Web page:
Ichneumon wasps are a large and diverse family of parasitic wasps that can be found in many gardens across the country. They lay their eggs on a variety of pest insects, including caterpillars, aphids, and beetles. The wasp larvae consume the host insect from the inside, eventually killing it. Ichneumon wasps can help to control populations of cabbage loopers, cutworms, and squash vine borers.
Centipedes are a type of arthropod that can be found in gardens, forests, and other habitats throughout the world. They are long, flattened creatures with numerous pairs of legs and are known for their ability to move quickly and their predatory behavior.
Centipedes feed on a variety of small animals, including insects, spiders, and other arthropods. They are particularly effective at controlling populations of pests such as cockroaches, crickets, and termites. Here are two examples of centipedes that can be found in your garden:
The House centipede (Scutigera coleoptrata) is a common species that can be found in gardens and homes throughout the U.S. They are known for their long, flattened bodies and multiple pairs of legs. House centipedes feed on a variety of garden pests, including ants, bedbugs, and cockroaches.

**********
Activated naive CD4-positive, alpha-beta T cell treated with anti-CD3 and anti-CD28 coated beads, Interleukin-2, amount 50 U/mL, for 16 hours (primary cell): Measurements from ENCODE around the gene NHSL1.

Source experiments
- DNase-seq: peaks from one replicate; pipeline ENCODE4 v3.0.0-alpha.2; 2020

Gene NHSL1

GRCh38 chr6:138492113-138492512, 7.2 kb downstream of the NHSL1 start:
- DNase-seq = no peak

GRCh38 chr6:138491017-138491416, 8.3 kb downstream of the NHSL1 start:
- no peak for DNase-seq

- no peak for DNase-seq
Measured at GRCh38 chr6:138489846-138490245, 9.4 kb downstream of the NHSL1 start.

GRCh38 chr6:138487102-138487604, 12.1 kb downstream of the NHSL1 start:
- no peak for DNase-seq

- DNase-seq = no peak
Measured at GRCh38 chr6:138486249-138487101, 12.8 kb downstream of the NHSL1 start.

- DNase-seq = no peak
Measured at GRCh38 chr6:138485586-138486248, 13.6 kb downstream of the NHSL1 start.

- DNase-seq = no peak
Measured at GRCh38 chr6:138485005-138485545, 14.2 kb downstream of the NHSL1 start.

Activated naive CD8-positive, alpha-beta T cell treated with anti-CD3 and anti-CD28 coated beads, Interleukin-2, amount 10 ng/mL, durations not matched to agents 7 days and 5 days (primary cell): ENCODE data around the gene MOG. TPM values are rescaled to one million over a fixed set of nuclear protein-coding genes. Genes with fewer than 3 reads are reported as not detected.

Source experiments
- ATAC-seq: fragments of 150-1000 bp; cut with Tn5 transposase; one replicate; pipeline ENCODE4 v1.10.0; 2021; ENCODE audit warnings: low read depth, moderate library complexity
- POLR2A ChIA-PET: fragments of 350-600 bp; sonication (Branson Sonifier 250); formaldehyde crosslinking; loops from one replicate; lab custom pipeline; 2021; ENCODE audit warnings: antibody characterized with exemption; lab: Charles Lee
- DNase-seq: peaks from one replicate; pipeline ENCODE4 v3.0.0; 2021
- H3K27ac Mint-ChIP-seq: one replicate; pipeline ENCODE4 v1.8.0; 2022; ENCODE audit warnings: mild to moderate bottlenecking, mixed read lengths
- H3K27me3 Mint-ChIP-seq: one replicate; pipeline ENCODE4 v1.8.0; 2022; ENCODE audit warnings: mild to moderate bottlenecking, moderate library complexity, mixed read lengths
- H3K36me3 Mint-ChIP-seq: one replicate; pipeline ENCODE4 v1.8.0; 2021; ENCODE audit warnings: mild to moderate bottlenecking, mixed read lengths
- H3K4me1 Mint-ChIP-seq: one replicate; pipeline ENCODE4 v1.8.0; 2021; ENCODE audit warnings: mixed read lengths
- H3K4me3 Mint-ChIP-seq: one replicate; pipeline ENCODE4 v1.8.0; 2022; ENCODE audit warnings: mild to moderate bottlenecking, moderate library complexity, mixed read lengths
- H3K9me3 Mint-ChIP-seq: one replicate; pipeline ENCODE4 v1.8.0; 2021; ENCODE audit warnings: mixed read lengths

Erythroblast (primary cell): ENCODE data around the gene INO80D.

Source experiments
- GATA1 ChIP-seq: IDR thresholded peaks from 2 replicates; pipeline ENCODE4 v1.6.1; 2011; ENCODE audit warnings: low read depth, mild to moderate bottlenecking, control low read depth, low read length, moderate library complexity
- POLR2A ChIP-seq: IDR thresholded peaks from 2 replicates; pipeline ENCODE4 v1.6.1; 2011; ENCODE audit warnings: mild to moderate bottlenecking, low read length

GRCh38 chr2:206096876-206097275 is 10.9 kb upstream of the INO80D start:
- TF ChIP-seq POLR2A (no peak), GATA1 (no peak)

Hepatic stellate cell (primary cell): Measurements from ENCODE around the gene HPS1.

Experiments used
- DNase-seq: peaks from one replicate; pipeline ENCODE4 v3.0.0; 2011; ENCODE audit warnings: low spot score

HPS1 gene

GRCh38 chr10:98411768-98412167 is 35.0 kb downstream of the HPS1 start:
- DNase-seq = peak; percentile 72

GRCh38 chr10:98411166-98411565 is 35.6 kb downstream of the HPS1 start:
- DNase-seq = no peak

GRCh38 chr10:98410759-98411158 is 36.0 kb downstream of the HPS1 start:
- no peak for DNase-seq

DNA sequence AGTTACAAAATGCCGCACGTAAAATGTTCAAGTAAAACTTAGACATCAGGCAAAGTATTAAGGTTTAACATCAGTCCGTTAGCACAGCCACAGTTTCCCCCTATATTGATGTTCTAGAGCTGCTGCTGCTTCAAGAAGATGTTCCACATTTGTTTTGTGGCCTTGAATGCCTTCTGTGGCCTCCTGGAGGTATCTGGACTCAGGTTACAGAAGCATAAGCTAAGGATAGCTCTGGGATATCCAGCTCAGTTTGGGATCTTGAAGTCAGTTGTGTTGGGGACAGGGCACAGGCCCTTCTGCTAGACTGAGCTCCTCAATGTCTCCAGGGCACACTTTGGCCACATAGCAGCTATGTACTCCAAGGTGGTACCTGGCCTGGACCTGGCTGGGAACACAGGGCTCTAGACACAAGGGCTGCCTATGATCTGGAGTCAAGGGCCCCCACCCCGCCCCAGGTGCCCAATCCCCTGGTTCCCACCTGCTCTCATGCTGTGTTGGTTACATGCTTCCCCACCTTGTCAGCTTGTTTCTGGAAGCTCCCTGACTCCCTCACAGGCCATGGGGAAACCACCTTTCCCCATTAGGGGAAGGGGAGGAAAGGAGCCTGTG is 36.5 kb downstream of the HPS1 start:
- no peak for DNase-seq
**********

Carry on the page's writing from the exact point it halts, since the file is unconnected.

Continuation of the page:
The Stone centipede (Lithobiomorpha) is a family of centipedes that can be found in gardens throughout the U.S. They are typically brown or gray in color and have long, slender bodies. Stone centipedes feed on a variety of garden pests, including slugs, snails, and caterpillars.
If you want to attract centipedes to your garden to help control pests, you need to provide them with shelter since they like to hide in dark and damp places during the day. Use rocks, logs, or other natural materials to create a sheltered area where they can rest.
Another thing you can do is to keep your garden well-watered since centipedes prefer moist soil. Use a soaker hose or drip irrigation system to keep the soil consistently moist.
Keep in mind that while centipedes can be beneficial in controlling the populations of some garden pests, they can also become pests themselves in high numbers.
Spiders are one of the most important natural predators residing in your garden since they kill more prey than they eat. They are generalist hunters and have varied diets. There are many species of spiders that can be found in U.S. gardens, and you’ve probably seen some of them in your garden without paying too much attention to them. Here are some species that are beneficial for your garden: